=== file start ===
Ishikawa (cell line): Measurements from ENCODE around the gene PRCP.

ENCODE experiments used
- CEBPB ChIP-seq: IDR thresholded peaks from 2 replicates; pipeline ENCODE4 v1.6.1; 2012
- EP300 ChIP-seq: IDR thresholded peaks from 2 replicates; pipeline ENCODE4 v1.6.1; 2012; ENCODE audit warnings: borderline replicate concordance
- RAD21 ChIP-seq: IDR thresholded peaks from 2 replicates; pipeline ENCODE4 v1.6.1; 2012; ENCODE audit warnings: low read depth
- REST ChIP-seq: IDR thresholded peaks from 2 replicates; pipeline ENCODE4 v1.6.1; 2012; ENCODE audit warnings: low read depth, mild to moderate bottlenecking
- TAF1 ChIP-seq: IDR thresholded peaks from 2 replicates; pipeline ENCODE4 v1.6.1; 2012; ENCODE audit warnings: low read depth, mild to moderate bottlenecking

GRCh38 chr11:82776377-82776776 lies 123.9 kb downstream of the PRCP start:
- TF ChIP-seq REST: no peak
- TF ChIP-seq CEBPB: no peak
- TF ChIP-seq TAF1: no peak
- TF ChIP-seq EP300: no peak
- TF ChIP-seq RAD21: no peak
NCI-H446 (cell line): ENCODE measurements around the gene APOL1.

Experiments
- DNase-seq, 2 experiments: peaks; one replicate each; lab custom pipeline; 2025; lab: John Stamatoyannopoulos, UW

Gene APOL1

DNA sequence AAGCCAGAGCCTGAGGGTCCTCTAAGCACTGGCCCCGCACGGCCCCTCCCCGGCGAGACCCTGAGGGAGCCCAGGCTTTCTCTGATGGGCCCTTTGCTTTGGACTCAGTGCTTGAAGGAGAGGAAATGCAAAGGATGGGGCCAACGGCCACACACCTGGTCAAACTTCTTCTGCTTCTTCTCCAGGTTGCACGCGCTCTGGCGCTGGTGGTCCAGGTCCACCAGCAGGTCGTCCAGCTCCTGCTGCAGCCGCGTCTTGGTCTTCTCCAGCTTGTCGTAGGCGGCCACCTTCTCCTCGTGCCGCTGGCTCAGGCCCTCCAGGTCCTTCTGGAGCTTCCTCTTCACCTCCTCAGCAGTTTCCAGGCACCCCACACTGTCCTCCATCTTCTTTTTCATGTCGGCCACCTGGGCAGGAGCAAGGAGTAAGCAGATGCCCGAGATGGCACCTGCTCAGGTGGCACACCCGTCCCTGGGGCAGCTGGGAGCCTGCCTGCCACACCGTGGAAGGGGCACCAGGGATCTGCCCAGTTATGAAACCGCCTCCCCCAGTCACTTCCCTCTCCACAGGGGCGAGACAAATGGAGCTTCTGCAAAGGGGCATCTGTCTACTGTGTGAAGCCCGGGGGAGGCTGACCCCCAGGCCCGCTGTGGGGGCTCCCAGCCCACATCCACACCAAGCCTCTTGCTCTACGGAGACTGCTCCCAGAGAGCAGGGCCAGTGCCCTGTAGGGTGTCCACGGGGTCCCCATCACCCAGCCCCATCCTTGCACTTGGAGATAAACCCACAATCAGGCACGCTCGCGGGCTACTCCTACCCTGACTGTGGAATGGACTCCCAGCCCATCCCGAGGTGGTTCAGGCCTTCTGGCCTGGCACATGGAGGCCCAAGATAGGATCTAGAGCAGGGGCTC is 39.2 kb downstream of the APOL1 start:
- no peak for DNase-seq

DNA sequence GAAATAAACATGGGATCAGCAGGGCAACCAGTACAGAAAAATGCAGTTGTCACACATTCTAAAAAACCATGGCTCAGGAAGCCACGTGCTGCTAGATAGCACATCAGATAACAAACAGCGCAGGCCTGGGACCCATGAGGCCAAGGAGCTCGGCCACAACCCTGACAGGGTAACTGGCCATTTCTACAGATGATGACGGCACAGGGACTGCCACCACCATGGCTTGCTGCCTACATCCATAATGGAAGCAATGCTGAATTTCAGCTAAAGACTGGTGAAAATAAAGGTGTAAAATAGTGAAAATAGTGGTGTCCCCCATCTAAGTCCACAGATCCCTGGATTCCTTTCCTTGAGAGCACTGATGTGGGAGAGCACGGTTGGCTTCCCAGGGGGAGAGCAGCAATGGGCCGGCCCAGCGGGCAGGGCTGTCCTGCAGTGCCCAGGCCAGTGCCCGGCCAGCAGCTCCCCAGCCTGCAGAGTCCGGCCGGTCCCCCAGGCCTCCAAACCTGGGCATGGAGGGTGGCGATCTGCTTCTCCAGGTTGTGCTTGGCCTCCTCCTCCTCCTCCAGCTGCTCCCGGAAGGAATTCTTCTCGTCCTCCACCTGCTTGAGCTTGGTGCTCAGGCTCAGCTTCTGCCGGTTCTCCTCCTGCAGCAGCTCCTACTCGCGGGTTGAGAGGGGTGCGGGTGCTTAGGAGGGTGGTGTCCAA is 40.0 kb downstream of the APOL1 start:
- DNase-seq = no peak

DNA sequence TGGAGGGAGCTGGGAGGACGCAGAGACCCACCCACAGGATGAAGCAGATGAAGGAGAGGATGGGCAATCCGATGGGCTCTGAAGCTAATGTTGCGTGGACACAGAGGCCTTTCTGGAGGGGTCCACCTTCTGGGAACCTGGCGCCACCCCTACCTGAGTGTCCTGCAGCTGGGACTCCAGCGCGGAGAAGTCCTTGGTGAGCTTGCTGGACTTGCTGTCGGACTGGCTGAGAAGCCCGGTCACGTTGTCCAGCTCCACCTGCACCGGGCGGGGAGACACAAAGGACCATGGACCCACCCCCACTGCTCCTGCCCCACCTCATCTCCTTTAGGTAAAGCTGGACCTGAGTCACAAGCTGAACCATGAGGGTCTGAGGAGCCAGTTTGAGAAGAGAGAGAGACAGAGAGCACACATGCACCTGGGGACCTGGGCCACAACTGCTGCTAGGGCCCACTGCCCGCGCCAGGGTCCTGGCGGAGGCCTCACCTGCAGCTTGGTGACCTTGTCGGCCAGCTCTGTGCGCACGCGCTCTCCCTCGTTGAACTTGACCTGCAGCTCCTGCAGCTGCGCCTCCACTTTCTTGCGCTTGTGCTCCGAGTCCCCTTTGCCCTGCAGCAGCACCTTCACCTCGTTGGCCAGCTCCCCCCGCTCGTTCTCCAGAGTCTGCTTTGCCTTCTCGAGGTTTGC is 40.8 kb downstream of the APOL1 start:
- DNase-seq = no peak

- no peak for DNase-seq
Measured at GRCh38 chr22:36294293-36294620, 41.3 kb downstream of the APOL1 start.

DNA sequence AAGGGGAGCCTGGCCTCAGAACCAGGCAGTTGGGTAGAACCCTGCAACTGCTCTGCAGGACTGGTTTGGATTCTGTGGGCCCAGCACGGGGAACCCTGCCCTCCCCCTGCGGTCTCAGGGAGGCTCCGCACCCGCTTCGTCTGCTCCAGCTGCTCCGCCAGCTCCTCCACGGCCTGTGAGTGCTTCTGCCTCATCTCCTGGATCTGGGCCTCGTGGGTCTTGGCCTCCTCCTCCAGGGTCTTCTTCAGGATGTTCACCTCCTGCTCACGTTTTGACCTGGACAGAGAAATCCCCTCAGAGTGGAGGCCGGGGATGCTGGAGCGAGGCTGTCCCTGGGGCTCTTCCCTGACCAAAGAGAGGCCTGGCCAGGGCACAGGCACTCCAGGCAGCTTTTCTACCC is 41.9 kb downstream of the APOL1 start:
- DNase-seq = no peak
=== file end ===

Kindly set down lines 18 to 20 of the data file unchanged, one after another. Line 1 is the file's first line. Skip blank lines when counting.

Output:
DNA sequence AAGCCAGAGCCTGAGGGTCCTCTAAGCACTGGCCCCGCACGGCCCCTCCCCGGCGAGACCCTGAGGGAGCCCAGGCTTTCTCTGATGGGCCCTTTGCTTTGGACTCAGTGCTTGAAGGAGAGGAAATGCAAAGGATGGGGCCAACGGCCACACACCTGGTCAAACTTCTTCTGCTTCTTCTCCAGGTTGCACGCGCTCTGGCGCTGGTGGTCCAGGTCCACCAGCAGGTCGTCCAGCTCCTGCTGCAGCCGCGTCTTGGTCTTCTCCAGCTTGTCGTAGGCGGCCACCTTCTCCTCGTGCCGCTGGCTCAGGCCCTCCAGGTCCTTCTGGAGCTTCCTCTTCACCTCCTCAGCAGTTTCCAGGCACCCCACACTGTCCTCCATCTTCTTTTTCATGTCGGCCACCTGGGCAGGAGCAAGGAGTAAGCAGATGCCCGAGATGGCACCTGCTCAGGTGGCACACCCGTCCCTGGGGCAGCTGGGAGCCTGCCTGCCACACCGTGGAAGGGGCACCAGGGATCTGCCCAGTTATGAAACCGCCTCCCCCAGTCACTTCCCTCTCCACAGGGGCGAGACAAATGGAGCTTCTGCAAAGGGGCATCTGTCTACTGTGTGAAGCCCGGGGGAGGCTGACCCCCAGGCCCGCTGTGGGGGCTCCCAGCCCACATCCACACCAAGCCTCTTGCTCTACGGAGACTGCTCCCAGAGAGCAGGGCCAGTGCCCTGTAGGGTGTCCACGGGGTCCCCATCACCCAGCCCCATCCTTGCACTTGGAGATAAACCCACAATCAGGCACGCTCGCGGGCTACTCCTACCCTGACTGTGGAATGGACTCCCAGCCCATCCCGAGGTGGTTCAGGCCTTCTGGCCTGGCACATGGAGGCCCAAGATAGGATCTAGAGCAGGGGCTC is 39.2 kb downstream of the APOL1 start:
- no peak for DNase-seq

DNA sequence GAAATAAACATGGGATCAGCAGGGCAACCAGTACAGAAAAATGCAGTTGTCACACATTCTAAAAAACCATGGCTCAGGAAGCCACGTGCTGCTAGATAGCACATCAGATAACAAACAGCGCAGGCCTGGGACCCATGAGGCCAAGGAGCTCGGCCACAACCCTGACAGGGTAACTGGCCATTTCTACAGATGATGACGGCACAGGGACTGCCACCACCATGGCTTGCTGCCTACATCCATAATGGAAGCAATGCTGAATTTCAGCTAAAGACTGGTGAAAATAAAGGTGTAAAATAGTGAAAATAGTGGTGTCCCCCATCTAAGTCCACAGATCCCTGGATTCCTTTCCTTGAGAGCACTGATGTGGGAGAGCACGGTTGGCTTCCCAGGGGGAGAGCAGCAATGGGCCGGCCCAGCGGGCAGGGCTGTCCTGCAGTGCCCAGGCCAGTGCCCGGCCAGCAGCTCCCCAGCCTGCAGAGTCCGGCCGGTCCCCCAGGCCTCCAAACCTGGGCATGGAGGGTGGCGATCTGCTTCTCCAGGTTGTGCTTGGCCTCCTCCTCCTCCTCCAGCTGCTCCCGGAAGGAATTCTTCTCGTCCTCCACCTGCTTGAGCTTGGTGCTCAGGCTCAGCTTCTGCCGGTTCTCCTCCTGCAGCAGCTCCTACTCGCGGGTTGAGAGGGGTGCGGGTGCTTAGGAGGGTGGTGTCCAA is 40.0 kb downstream of the APOL1 start: